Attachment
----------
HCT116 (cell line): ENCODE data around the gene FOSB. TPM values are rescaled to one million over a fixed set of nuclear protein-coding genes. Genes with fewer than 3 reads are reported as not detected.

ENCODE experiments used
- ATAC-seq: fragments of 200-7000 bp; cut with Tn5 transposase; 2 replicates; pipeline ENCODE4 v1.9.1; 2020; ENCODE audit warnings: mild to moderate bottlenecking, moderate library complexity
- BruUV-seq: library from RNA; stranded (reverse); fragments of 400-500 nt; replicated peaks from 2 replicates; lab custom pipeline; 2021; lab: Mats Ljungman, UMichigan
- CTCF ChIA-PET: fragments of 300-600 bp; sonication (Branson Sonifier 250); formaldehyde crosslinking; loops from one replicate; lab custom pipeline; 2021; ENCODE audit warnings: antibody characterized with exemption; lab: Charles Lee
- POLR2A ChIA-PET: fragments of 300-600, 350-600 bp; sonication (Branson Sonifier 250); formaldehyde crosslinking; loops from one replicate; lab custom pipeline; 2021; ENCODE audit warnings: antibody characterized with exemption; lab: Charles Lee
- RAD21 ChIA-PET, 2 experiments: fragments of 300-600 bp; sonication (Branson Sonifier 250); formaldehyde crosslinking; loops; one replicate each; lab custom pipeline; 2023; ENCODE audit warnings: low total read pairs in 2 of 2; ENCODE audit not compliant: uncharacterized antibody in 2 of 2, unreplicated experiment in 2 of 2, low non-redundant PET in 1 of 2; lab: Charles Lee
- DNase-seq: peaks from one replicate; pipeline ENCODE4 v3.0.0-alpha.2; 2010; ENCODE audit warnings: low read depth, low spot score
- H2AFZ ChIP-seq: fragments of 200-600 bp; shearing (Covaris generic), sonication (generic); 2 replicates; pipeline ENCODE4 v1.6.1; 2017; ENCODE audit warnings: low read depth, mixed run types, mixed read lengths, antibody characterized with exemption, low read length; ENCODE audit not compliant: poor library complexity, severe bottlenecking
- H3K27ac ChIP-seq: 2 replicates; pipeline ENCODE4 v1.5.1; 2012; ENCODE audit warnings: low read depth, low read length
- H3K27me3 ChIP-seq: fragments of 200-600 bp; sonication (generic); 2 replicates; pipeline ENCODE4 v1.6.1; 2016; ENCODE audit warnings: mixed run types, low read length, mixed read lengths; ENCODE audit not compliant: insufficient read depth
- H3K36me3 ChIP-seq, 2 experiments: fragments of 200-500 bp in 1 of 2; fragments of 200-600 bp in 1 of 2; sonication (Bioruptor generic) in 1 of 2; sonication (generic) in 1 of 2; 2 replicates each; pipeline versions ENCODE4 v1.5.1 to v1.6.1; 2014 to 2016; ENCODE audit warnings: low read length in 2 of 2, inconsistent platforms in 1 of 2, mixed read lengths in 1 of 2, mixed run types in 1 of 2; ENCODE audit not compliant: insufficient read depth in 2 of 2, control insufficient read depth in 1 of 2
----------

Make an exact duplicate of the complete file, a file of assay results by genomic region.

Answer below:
HCT116 (cell line): ENCODE data around the gene FOSB. TPM values are rescaled to one million over a fixed set of nuclear protein-coding genes. Genes with fewer than 3 reads are reported as not detected.

ENCODE experiments used
- ATAC-seq: fragments of 200-7000 bp; cut with Tn5 transposase; 2 replicates; pipeline ENCODE4 v1.9.1; 2020; ENCODE audit warnings: mild to moderate bottlenecking, moderate library complexity
- BruUV-seq: library from RNA; stranded (reverse); fragments of 400-500 nt; replicated peaks from 2 replicates; lab custom pipeline; 2021; lab: Mats Ljungman, UMichigan
- CTCF ChIA-PET: fragments of 300-600 bp; sonication (Branson Sonifier 250); formaldehyde crosslinking; loops from one replicate; lab custom pipeline; 2021; ENCODE audit warnings: antibody characterized with exemption; lab: Charles Lee
- POLR2A ChIA-PET: fragments of 300-600, 350-600 bp; sonication (Branson Sonifier 250); formaldehyde crosslinking; loops from one replicate; lab custom pipeline; 2021; ENCODE audit warnings: antibody characterized with exemption; lab: Charles Lee
- RAD21 ChIA-PET, 2 experiments: fragments of 300-600 bp; sonication (Branson Sonifier 250); formaldehyde crosslinking; loops; one replicate each; lab custom pipeline; 2023; ENCODE audit warnings: low total read pairs in 2 of 2; ENCODE audit not compliant: uncharacterized antibody in 2 of 2, unreplicated experiment in 2 of 2, low non-redundant PET in 1 of 2; lab: Charles Lee
- DNase-seq: peaks from one replicate; pipeline ENCODE4 v3.0.0-alpha.2; 2010; ENCODE audit warnings: low read depth, low spot score
- H2AFZ ChIP-seq: fragments of 200-600 bp; shearing (Covaris generic), sonication (generic); 2 replicates; pipeline ENCODE4 v1.6.1; 2017; ENCODE audit warnings: low read depth, mixed run types, mixed read lengths, antibody characterized with exemption, low read length; ENCODE audit not compliant: poor library complexity, severe bottlenecking
- H3K27ac ChIP-seq: 2 replicates; pipeline ENCODE4 v1.5.1; 2012; ENCODE audit warnings: low read depth, low read length
- H3K27me3 ChIP-seq: fragments of 200-600 bp; sonication (generic); 2 replicates; pipeline ENCODE4 v1.6.1; 2016; ENCODE audit warnings: mixed run types, low read length, mixed read lengths; ENCODE audit not compliant: insufficient read depth
- H3K36me3 ChIP-seq, 2 experiments: fragments of 200-500 bp in 1 of 2; fragments of 200-600 bp in 1 of 2; sonication (Bioruptor generic) in 1 of 2; sonication (generic) in 1 of 2; 2 replicates each; pipeline versions ENCODE4 v1.5.1 to v1.6.1; 2014 to 2016; ENCODE audit warnings: low read length in 2 of 2, inconsistent platforms in 1 of 2, mixed read lengths in 1 of 2, mixed run types in 1 of 2; ENCODE audit not compliant: insufficient read depth in 2 of 2, control insufficient read depth in 1 of 2